On July 27th, 2018 total lunar eclipse was visible across large parts across Africa, Australia, Asia, Europe, and South America. It was an extraordinary evening of wonder in the sky.
It was the longest lunar eclipse this century and Mars shone brighter than it has in 15 years.A reddish tint is, to some degree, common in all lunar eclipses, even partial ones. This eclipse is a total lunar eclipse, which means it will be particularly red.
During an eclipse, most of the light from the Sun is blocked by the Earth as the moon travels through the Earth’s shadow. But a small amount of light does actually pass through the outer parts of the Earth’s atmosphere and reflect off the moon. Only red light makes it through the atmosphere. This is why the moon will appear red during the eclipse, and is therefore sometimes nicknamed a “blood moon”.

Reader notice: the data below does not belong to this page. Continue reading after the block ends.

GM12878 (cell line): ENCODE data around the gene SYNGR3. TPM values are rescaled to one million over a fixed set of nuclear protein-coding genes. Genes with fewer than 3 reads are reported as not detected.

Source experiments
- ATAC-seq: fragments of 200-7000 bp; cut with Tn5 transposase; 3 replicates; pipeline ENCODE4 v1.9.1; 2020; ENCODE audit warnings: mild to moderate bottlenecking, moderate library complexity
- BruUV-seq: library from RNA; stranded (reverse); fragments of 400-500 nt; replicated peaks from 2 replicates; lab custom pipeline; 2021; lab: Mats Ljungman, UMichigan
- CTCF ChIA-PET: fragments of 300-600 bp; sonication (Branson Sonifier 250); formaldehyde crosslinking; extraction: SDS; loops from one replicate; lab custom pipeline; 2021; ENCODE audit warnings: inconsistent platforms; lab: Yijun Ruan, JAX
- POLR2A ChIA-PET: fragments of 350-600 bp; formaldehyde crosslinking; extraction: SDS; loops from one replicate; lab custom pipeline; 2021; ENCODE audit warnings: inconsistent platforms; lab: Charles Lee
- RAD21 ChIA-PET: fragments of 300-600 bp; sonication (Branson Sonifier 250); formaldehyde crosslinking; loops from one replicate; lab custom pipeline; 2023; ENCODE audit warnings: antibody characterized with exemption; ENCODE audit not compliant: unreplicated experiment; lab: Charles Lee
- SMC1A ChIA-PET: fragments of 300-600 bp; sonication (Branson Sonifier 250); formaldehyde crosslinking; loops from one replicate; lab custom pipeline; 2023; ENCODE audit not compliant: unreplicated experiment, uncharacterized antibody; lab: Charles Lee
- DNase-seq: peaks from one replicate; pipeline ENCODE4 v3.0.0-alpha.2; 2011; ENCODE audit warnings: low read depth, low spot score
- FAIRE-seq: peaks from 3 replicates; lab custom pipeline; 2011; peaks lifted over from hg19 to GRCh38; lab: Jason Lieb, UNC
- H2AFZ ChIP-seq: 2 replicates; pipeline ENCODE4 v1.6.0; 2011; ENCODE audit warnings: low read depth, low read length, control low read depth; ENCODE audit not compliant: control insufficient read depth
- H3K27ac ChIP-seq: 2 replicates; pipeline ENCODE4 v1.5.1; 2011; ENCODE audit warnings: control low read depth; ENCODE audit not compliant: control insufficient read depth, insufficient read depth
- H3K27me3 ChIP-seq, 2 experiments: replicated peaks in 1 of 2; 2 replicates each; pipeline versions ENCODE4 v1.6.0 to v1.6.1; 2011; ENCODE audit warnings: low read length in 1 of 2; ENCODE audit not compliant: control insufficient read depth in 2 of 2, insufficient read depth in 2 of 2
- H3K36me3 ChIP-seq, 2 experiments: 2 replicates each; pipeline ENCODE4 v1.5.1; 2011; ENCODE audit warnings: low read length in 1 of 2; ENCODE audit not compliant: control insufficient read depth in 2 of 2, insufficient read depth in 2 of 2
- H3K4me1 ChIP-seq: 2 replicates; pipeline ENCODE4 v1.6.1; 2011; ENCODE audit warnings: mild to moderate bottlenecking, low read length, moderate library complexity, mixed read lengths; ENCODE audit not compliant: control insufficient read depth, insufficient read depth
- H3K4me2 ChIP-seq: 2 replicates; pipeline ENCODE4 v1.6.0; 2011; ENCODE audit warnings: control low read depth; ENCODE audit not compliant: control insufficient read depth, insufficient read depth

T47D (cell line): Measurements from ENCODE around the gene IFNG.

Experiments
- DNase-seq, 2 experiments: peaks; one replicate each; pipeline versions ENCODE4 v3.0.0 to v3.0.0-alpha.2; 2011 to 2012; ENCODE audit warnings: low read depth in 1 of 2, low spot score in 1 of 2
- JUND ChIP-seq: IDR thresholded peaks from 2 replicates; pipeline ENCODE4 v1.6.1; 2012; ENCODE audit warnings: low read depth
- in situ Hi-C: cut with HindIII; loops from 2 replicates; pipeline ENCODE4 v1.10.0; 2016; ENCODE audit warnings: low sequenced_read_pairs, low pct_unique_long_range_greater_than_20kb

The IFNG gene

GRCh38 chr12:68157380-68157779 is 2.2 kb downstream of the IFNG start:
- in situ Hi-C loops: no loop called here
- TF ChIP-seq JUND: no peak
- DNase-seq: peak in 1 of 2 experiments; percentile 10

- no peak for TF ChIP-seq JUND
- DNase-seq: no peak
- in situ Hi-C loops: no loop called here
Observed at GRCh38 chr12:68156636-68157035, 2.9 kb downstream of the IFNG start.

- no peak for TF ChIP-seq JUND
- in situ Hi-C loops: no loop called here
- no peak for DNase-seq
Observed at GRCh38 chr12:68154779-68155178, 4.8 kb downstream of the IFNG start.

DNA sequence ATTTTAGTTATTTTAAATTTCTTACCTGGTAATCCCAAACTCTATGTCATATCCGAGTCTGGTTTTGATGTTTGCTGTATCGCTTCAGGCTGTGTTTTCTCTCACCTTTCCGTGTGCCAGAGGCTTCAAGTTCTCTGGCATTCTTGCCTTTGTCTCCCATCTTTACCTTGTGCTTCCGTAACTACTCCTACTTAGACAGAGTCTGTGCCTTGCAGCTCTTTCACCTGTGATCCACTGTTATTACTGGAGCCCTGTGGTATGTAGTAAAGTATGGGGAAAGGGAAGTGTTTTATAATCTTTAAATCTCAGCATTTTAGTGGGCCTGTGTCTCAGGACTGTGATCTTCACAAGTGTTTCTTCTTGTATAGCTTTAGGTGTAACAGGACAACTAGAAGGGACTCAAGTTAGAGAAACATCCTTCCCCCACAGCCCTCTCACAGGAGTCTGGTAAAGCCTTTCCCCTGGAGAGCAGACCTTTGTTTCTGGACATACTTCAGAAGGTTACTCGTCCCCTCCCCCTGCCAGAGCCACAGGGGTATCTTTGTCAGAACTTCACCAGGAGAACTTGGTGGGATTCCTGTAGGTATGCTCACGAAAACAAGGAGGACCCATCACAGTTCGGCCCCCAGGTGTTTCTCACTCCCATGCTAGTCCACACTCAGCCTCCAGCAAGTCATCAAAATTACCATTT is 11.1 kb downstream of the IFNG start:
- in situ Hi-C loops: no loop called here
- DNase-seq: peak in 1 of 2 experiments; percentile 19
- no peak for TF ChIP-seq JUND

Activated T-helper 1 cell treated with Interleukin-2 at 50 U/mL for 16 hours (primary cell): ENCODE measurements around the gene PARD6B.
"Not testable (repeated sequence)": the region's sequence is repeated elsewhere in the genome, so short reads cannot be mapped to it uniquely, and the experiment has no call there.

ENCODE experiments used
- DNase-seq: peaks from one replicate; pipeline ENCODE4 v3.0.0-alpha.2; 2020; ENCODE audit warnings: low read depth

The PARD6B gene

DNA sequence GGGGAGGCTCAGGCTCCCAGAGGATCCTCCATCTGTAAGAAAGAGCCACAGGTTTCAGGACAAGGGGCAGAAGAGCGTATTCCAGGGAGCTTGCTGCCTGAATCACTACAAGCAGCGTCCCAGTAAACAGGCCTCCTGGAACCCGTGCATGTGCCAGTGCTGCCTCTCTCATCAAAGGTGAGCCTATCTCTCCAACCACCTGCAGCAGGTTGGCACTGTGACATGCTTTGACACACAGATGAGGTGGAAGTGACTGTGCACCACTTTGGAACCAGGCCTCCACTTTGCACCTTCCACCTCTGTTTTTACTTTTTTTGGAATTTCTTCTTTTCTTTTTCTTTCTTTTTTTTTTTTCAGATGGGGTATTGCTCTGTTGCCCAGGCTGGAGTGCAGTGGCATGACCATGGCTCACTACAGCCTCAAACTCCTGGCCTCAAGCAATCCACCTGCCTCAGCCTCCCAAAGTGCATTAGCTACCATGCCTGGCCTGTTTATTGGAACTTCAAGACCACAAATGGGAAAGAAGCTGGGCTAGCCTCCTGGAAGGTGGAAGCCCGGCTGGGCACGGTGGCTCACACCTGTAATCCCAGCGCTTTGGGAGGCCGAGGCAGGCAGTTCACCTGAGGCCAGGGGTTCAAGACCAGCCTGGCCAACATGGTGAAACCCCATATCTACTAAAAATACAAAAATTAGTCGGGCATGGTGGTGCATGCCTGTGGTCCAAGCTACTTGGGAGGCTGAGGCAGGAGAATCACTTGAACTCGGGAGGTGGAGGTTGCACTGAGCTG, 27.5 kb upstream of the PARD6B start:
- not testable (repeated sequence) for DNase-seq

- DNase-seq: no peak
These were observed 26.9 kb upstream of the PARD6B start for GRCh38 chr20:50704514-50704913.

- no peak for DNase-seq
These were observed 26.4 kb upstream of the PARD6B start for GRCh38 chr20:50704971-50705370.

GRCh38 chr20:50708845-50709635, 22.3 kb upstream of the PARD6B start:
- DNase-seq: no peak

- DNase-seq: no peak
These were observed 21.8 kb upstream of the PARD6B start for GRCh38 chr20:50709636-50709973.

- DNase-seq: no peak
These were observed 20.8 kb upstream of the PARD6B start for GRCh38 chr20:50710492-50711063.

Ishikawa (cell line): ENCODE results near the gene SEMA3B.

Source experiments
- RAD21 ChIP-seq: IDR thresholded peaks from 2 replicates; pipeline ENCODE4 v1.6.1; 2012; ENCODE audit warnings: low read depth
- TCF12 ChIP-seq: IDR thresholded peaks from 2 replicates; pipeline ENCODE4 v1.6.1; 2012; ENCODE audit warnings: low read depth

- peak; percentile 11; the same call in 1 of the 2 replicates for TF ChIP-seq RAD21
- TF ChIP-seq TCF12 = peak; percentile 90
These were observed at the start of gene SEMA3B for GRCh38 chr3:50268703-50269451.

By observing the Moon with infrared cameras, such as the one on NASA’s Lunar Reconnaissance Orbiter, scientists get a chance to see what happens when the surface of the Moon cools quickly. This can help them understand some of the characteristics of the regolith – the mixture of soil and loose rocks on the surface – and how it changes over time.
Memories from space